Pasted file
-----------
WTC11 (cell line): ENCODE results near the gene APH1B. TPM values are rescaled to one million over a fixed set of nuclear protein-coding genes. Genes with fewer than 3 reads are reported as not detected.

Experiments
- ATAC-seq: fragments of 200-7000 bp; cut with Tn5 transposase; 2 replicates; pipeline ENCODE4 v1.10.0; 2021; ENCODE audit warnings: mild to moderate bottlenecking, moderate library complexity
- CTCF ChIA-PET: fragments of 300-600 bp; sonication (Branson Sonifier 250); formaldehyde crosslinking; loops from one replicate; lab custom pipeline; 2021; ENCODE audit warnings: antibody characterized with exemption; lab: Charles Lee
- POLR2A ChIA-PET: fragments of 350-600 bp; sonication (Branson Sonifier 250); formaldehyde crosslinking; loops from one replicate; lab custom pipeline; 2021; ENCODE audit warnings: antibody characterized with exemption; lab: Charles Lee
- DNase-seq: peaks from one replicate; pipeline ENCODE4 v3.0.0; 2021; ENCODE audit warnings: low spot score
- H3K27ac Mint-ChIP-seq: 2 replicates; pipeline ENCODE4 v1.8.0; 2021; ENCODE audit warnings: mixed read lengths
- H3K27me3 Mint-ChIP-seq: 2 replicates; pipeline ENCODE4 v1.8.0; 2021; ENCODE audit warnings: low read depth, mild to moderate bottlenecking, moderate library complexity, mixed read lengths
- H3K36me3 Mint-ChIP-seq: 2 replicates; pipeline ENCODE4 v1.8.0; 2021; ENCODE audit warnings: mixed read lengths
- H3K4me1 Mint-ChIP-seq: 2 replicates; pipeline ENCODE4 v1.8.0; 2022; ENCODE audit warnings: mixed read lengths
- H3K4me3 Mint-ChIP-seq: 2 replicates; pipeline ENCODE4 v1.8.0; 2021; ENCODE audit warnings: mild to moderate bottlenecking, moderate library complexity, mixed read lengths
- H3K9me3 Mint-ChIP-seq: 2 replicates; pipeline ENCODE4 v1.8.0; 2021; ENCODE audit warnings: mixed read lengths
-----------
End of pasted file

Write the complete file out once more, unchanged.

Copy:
WTC11 (cell line): ENCODE results near the gene APH1B. TPM values are rescaled to one million over a fixed set of nuclear protein-coding genes. Genes with fewer than 3 reads are reported as not detected.

Experiments
- ATAC-seq: fragments of 200-7000 bp; cut with Tn5 transposase; 2 replicates; pipeline ENCODE4 v1.10.0; 2021; ENCODE audit warnings: mild to moderate bottlenecking, moderate library complexity
- CTCF ChIA-PET: fragments of 300-600 bp; sonication (Branson Sonifier 250); formaldehyde crosslinking; loops from one replicate; lab custom pipeline; 2021; ENCODE audit warnings: antibody characterized with exemption; lab: Charles Lee
- POLR2A ChIA-PET: fragments of 350-600 bp; sonication (Branson Sonifier 250); formaldehyde crosslinking; loops from one replicate; lab custom pipeline; 2021; ENCODE audit warnings: antibody characterized with exemption; lab: Charles Lee
- DNase-seq: peaks from one replicate; pipeline ENCODE4 v3.0.0; 2021; ENCODE audit warnings: low spot score
- H3K27ac Mint-ChIP-seq: 2 replicates; pipeline ENCODE4 v1.8.0; 2021; ENCODE audit warnings: mixed read lengths
- H3K27me3 Mint-ChIP-seq: 2 replicates; pipeline ENCODE4 v1.8.0; 2021; ENCODE audit warnings: low read depth, mild to moderate bottlenecking, moderate library complexity, mixed read lengths
- H3K36me3 Mint-ChIP-seq: 2 replicates; pipeline ENCODE4 v1.8.0; 2021; ENCODE audit warnings: mixed read lengths
- H3K4me1 Mint-ChIP-seq: 2 replicates; pipeline ENCODE4 v1.8.0; 2022; ENCODE audit warnings: mixed read lengths
- H3K4me3 Mint-ChIP-seq: 2 replicates; pipeline ENCODE4 v1.8.0; 2021; ENCODE audit warnings: mild to moderate bottlenecking, moderate library complexity, mixed read lengths
- H3K9me3 Mint-ChIP-seq: 2 replicates; pipeline ENCODE4 v1.8.0; 2021; ENCODE audit warnings: mixed read lengths